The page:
I listened to the August 18 "Radio Free Geneva" program today, reviewing Micah Coate's new book, "A Cultish Side of Calvinism" (shouldn't that be "Cultic"?).
"White believes the act of receiving God's grace is a type of work that takes away from the sovereignty of God." (Micah Coate)
Dr. White replies: "No, what I've always said is - if that is not the result of the work of God's grace, if it is an autonomous free act outside of God's decree, then God can attempt to save all He wants. It's always up to man. And once you take that position, in eternity to come, those standing around the throne will always have something to boast about. Not a work, but there was something better about me. I was more sensitive, I was more spiritual. I'm the one that allowed the grace of God to succeed in my life. And those people who didn't - well, they just weren't as good as me."
And I have to be honest, it's this that bothered me from the very beginning. I realized this logical conclusion 15 years ago. I just blocked it out and tried not to think about it too much.
I believed that God drew all people (yes, this contradicts John 6:44, where all those who are drawn are raised up to eternal life). If you responded to that drawing, He would draw you more, and so on until you were saved. I took "all" to refer to every single person on earth, never allowing for the nuances of meaning in John's writing.
What I believed made no sense in the context of the whole of Scripture, and I never bothered to look at the contexts of the passages. I had to rush through passages that seemed to contradict what I believed - Romans 9 was a big one, but also parts of John 6, and many other verses scattered throughout Scripture. I didn't want to think about it because that was a God I could not worship. I was afraid of losing my faith if I explored it.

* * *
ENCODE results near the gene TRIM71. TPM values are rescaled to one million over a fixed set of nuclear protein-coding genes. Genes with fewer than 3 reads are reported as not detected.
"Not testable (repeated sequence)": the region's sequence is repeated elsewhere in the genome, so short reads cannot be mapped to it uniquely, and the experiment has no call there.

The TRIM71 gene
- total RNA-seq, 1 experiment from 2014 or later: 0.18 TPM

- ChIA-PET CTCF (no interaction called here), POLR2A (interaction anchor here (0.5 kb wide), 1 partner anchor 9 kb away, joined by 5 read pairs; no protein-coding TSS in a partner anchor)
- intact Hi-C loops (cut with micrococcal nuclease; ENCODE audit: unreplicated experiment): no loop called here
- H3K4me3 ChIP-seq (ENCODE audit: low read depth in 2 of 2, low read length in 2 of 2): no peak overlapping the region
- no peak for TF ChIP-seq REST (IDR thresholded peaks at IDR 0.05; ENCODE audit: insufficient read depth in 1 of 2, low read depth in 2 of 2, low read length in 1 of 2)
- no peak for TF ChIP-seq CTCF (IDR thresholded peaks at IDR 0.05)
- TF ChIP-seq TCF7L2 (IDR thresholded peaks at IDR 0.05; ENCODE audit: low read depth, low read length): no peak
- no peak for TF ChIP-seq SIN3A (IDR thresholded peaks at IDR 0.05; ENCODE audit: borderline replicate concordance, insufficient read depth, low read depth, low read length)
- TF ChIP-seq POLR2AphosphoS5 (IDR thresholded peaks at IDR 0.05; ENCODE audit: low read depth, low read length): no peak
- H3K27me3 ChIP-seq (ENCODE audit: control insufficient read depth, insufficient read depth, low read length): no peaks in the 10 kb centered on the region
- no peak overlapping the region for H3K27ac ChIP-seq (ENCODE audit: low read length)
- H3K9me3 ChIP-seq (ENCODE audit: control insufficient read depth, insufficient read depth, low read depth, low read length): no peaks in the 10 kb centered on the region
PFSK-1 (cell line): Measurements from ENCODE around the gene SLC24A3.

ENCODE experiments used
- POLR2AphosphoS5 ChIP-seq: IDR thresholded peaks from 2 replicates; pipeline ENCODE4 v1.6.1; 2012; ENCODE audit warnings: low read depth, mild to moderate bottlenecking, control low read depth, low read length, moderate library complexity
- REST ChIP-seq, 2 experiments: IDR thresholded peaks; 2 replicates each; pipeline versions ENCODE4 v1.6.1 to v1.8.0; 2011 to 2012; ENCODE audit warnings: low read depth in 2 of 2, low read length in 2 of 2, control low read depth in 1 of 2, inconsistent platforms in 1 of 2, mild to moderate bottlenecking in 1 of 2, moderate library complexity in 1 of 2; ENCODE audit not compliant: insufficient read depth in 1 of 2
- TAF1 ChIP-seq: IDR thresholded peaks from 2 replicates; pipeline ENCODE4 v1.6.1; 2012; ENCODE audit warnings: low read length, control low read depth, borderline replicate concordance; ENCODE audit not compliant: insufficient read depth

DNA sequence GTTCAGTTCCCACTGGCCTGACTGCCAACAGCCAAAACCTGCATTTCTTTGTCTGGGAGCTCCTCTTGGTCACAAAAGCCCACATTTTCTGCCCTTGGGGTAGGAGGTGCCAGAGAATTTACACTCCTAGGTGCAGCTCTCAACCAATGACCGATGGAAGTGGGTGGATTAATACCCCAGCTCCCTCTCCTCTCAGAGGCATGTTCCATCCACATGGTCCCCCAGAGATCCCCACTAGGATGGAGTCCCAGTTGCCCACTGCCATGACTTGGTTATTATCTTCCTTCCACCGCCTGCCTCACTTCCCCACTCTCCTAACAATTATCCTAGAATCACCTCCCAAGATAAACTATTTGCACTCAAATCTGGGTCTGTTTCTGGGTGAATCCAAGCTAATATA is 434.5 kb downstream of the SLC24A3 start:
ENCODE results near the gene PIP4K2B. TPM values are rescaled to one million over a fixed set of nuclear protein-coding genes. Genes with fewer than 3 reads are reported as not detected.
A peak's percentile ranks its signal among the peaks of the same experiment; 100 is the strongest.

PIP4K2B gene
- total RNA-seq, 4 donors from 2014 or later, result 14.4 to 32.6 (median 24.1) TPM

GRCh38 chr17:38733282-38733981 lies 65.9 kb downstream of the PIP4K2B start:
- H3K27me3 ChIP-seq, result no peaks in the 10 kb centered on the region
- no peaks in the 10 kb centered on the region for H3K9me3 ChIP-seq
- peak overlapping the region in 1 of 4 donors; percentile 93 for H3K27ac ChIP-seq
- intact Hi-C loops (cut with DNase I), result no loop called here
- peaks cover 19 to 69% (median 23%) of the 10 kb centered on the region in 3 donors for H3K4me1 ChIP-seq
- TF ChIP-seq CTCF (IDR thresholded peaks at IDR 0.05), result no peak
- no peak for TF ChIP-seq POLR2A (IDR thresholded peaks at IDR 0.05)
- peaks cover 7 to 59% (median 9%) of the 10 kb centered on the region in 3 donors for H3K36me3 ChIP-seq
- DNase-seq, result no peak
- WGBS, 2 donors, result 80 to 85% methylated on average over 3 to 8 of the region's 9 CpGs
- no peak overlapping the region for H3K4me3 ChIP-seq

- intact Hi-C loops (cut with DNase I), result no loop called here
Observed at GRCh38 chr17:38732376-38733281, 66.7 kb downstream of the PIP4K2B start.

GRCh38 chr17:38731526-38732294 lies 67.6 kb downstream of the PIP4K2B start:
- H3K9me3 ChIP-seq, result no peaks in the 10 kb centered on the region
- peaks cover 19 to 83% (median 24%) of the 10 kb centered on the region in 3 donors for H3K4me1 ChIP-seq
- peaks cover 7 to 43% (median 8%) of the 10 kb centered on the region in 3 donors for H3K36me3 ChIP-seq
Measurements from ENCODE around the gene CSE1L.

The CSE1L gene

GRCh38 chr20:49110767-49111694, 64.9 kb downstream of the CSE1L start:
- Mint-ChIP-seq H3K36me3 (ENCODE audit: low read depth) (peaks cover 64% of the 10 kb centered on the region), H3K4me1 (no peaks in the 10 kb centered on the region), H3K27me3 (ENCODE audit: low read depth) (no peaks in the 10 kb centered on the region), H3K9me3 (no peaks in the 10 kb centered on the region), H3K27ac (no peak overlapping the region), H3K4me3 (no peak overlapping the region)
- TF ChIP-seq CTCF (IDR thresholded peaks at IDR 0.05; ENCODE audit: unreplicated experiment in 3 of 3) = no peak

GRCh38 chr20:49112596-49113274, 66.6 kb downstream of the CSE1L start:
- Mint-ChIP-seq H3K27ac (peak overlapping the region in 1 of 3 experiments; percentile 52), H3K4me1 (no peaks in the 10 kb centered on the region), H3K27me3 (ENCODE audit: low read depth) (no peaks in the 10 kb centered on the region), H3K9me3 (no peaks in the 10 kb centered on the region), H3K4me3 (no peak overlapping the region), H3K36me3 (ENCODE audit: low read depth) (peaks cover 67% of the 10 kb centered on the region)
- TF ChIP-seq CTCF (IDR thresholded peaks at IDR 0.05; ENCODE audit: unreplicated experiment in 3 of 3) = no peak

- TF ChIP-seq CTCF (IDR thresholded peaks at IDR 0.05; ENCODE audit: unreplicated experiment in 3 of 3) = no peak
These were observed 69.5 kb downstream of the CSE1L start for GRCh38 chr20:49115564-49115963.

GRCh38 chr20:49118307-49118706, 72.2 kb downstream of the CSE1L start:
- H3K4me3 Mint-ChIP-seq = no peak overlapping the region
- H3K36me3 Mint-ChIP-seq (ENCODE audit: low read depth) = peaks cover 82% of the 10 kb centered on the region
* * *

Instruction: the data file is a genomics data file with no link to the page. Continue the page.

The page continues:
It was only last year that I came to the point of being able to accept it, and that only after a true work of God in my heart (and I am so grateful). I can now see what I believed for what it is - there is something better about me than someone who does not respond to the same drawing given to me. And I do not see that as a God-honoring position. I see that as taking some of the glory due to God unto myself. He says He will not give His glory to another (Isaiah 42:8, 48:11), and trust me, when I have tried to take some of that glory, it has not ended well for me.
The whole point of Calvinism is to give all the glory to God and take none for myself. There was nothing more spiritually sensitive about me that was not given to me. I have been more sensitive since I was little, but do I suppose that is something I did? Or was it a gift of God that I can now look back and see His hand on my life, guiding me, since I was a little child? That is why, in my flesh, I searched for Him in all the wrong places. I knew He was there, but rejected the one way to Him through Jesus. And so I got involved in all sorts of silliness, looking for that fulfillment everywhere but the one place it could be found.
He is the one who broke through. He is the one who revealed Himself to me, turning my world upside down and pursuing me relentlessly until I was too worn out to fight any more. He is the one who saved me, with no help from me. That is a God I can worship because that is a God in control of this world. That is a God who glorifies Himself through the outworking of all His attributes - His mercy as well as His justice, His grace as well as His wrath. This is the fullness of God that shines through both testaments. If I am a Calvinist it is simply because the Bible constrains me to be.